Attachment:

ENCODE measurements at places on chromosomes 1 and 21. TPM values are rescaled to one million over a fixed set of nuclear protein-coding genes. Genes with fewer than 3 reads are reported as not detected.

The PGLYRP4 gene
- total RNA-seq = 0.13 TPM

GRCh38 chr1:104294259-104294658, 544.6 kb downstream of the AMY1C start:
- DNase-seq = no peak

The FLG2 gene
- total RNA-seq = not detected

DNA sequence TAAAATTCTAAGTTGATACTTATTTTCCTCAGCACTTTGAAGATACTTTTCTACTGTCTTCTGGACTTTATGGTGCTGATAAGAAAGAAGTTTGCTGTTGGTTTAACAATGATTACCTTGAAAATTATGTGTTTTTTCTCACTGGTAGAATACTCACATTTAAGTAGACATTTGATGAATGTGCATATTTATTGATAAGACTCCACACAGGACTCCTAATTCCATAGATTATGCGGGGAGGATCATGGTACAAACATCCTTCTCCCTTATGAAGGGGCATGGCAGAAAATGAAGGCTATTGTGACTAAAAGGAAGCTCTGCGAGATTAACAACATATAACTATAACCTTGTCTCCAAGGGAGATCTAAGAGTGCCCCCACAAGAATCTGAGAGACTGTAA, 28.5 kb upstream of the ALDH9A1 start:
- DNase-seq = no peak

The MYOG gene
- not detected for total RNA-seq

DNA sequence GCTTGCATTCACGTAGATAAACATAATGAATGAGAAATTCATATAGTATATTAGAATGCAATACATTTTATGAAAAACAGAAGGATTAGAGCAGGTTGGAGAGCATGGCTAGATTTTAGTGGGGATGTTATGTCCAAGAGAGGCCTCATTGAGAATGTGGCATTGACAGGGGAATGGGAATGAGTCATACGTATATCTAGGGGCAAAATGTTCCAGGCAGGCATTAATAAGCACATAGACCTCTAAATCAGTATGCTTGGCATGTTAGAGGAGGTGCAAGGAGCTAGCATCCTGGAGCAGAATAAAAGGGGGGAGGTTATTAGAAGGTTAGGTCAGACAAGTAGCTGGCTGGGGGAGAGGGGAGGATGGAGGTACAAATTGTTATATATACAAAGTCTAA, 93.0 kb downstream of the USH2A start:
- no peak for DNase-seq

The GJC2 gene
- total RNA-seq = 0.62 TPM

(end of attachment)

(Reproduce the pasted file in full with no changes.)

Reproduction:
ENCODE measurements at places on chromosomes 1 and 21. TPM values are rescaled to one million over a fixed set of nuclear protein-coding genes. Genes with fewer than 3 reads are reported as not detected.

The PGLYRP4 gene
- total RNA-seq = 0.13 TPM

GRCh38 chr1:104294259-104294658, 544.6 kb downstream of the AMY1C start:
- DNase-seq = no peak

The FLG2 gene
- total RNA-seq = not detected

DNA sequence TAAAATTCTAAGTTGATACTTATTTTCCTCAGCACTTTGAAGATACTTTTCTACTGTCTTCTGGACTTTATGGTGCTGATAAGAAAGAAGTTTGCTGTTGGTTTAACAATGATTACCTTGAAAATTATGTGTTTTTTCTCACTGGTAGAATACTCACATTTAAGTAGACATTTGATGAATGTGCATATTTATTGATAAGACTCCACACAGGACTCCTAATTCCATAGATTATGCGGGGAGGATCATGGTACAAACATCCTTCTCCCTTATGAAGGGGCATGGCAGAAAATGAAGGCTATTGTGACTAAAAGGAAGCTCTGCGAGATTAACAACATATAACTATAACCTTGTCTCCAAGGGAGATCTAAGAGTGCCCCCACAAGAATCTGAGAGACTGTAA, 28.5 kb upstream of the ALDH9A1 start:
- DNase-seq = no peak

The MYOG gene
- not detected for total RNA-seq

DNA sequence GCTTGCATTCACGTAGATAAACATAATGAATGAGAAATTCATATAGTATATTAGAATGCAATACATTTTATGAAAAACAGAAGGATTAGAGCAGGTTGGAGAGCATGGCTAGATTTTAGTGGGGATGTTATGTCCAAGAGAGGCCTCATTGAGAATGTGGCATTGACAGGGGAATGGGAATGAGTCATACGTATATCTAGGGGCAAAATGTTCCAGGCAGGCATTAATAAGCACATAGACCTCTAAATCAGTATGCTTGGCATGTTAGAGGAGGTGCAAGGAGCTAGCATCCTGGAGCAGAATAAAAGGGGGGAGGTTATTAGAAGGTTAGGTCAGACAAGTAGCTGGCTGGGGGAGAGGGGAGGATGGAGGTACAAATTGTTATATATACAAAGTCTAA, 93.0 kb downstream of the USH2A start:
- no peak for DNase-seq

The GJC2 gene
- total RNA-seq = 0.62 TPM